On my birthday Rob and I hung out in Pioneer Square, which is a cool old part of town. I've been interested in gold rushes lately.

A nice example of an intercity "sanctuary" where people can hang out to get away from cars. A waterfall (natch) flows in the background

Rob spent some time repairing Mom and Allen's house

My brother and I went through old memorabilia to get rid of and save some things.  I was struck by the faded art of letter-writing and the stories you can gather from reading each letter, even though you do not see the prior letter that prompted it

My brother and my nephews, his kids Vasili (named after our Dad) and Suriya
In Seattle we played at a new-to-us bar, Darrell's Tavern. It's apparently owned by the Tractor Tavern folks - so good quality all around. It was a warm venue, with a small stage and good sound. The soundman was very atypical for Seattle (in my experience) and approachable, friendly, open.

As always it was good to reconnect with old friends and family - and in particular see Scott's new band that he formed after moving back to Seattle from Durham a few years ago.

My good pal Sean, whom I met moshing at Lollapalooza circa ('92?) ... we formed a band, Slug Sandwich - my first - and went to many a 90s concert in and near Seattle

Scott Waite's band Ichy Bichy were excellent - great vocals, melodies, quirk

Some of my family, who came out to support.

Family by Tasha
During our last song, my step-sister's beau jumped up on stage, grabbed Rob's guitar, then performed a solo.  It was unexpected, and could have gone badly, but ended up to be an awesome way to end the song and our set. And, thankfully, it was performed well and in a place where I usually would play a keyboard solo, but forgot to (as I did for 99% of the tour). So, from now on, if you think we need a solo, bring it!

Friends, family, outerspace eyeballs

Rob's sis Melanie and her boyfriend Jamie, supporting the BB
While at Mom's, I found Nana's original note that became the title of one of our songs, along with a book Mom was reading to better understand Alzheimer's.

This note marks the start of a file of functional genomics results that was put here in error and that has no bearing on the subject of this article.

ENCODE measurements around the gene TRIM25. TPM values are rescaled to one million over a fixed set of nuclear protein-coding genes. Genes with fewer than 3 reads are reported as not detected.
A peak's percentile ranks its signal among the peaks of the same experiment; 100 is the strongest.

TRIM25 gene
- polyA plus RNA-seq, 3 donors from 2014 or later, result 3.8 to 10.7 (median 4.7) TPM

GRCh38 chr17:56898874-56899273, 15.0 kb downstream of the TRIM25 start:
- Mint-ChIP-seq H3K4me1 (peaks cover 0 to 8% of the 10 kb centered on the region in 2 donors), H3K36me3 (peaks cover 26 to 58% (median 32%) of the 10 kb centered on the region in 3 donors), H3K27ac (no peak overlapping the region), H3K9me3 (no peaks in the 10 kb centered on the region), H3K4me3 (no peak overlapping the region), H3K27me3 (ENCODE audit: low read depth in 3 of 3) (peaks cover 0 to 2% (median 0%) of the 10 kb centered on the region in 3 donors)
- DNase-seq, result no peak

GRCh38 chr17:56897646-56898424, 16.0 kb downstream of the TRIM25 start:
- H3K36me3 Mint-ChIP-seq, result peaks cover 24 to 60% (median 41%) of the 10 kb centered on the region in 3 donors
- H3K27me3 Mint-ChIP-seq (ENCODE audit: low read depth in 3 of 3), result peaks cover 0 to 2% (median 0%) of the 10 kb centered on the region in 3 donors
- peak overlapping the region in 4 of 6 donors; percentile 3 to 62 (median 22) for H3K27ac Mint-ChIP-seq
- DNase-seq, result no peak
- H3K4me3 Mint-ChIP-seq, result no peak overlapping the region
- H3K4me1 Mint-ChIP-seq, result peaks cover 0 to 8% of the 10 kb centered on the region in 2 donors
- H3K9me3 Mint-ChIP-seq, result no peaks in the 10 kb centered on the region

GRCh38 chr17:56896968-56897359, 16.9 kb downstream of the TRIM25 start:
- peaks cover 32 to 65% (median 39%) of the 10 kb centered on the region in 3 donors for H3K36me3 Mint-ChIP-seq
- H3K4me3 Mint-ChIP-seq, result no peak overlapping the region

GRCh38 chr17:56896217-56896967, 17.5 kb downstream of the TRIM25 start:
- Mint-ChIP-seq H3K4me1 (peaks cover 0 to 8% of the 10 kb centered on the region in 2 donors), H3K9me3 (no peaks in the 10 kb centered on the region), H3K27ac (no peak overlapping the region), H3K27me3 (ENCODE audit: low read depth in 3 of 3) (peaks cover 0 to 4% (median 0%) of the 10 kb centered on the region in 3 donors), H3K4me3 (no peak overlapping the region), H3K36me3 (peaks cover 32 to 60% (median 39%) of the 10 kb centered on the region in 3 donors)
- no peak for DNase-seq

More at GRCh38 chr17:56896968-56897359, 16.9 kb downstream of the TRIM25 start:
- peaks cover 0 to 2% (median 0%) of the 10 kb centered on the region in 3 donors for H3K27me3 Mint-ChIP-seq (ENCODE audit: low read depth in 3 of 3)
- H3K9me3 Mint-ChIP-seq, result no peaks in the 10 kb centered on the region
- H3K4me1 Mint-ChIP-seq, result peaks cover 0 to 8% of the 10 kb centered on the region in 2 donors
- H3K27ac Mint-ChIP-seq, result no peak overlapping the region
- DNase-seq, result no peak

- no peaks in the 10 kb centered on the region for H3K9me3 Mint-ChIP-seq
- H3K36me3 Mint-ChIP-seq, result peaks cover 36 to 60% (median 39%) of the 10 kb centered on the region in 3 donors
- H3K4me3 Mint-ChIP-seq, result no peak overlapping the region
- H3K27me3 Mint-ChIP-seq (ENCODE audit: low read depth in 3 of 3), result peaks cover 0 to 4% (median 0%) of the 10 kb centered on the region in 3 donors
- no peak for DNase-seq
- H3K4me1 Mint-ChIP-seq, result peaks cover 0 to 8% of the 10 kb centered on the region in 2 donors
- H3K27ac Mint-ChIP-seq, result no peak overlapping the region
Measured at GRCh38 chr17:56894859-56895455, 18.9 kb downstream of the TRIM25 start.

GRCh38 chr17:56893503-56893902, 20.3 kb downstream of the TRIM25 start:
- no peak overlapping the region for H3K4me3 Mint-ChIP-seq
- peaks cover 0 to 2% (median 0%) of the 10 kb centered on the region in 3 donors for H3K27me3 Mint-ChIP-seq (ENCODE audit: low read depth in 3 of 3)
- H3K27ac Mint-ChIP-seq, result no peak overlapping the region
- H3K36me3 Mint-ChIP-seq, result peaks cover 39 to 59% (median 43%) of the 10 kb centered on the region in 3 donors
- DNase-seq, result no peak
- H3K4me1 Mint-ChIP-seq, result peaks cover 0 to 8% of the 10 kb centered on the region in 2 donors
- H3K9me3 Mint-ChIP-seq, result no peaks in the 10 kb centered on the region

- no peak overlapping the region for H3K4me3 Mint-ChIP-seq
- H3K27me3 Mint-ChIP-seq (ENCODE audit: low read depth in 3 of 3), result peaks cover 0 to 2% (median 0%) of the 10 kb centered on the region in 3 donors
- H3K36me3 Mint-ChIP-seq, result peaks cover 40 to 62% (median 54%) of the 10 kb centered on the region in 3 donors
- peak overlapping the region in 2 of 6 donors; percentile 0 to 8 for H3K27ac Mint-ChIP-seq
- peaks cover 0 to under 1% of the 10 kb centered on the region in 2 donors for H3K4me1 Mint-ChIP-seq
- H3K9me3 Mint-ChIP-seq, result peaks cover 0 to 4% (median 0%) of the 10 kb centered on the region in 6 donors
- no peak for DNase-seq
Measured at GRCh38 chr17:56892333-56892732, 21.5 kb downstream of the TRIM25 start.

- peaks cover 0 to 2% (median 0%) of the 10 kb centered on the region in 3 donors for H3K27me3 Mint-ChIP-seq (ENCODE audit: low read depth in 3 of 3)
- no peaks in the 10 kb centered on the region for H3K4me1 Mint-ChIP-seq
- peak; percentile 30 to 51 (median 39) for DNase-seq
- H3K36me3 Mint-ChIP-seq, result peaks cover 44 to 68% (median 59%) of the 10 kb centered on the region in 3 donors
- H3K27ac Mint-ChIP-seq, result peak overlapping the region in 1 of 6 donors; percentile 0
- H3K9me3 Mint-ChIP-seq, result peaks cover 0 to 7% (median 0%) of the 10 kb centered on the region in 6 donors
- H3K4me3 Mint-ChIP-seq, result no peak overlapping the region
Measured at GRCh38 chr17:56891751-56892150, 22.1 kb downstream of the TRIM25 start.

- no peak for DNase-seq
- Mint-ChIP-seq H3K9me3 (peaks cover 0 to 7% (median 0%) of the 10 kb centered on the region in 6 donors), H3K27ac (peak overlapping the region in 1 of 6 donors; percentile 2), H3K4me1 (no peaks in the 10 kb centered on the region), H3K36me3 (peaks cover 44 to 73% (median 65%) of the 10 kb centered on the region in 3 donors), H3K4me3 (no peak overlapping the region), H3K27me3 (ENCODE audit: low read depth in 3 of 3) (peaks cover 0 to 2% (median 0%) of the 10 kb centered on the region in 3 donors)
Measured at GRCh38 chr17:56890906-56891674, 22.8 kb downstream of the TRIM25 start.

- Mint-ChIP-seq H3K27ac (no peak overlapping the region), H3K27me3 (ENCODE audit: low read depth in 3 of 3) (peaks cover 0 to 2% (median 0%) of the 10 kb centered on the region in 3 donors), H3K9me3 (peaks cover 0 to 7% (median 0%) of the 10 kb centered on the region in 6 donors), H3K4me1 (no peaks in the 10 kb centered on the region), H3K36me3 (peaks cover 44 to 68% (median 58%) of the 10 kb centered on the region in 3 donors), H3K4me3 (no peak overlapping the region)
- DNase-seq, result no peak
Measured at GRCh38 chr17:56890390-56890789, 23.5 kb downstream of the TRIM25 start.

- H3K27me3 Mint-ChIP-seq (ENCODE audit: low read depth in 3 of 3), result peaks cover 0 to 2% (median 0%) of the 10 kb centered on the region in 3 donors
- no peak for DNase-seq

I found the original sentence, written by Nana, written when we took her from Alzheimer's testing in 2007, after they asked her to write a sentence.

Like all cities, Seattle has places that are gentrifying ... Georgetown is old news in that respect, but it's still ... there.

You could not get a Dark & Stormy when I worked in Georgetown in the '90s

Wolfie (brother's dog) and Syba, hanging in the cold and slimy Puget Sound at Lincoln Park

Passing ships

Vasili with a pinecone present for his grandma

Family - Gary, Allen, Mom, Brenda, Emily, Olivia, Denise, Brian, and ... Rob!

In front of the lookout point near Alki

Rob's sis Jaime came to visit Seattle! Here at Alki lookout point.

Amazing fence entrance to Melanie's, Rainier, WA


Melanie had amazing Kale and other greens that we used to make chips, massaged kale salads, etc

Hanging out in the garden

Playing cards + Syba seeking crumbs

Rob's ma made her delicious apple pie

And Melanie's guy Jamie made the best carrot-ginger juice we've ever had

Back in Seattle ...

 Ma scoring (I think that's what it's called) music for concert, with her favorite t-shirt from band we played with once in NJ

We went to the "Cardio Salsa" workout at the YMCA

Here at "lookout point" in West Seattle - downtown is behind us

Mom and husband Allen

I made some glam chowder and seitan "fish" sticks

My favorite photo, here at vegan bakery with Lynn and her son Theo. It was his first day of pre-school, and he learned about giving people space and something about compassion training. Kids of tomorrow will be a super-breed!

My good good bud Karen, who co-founded "The Game" with me over a decade ago ... which thereupon launched/inspired "Big Talk," a series of questions I like to ask when faced with the banality of Small Talk (and the film series noted above).

Syba, when she still trusted vets, and viewed them primarily as treat-purveyors (pre-ear operation), Seattle

Lynn and hiding Theo, at the Bamboo Garden - showing awesome CD they made us for the road

Rob and great bud/cousin Tasha, after an awesome night of comedy at Sketchfest in Capital Hill

Just when I thought ideas for new stores had run out, I came across this. And it's not even Husky-related. I went by their windows - really, everything is purple.

Mighty-O Donuts: Further proof that animals aren't needed for tasty, fluffy treats

Mom at our favorite cafe in West Seattle, C&J

Aunt Sheryl and I after dinner

Cool water cover painting on walk to Lincoln Park from Mom's
Another stop that my brother, Rob, and I made was to a Greek restaurant who knew of Dad (fellow-restauranteurs) back in the day. We went by there to meet them and see if they knew anything about Dad's time in Seattle in the 70s. 

Greek family who have been running this place (Olympia Pizza and Pasta) since 1977
They were super nice and welcoming, and even gave me a copy of the article written about Dad when he died that another Greek friend gave them. During our visit, another of Dad's old contacts came by.  He asked my brother how many wives he had, and whether or not we had any "bad habits," while passing us his card for Emerald Casino (horse racing). Though we came close to betting on his horse, something internally stopped us. 

Return to Rainier, WA  - then on to colorful Portland...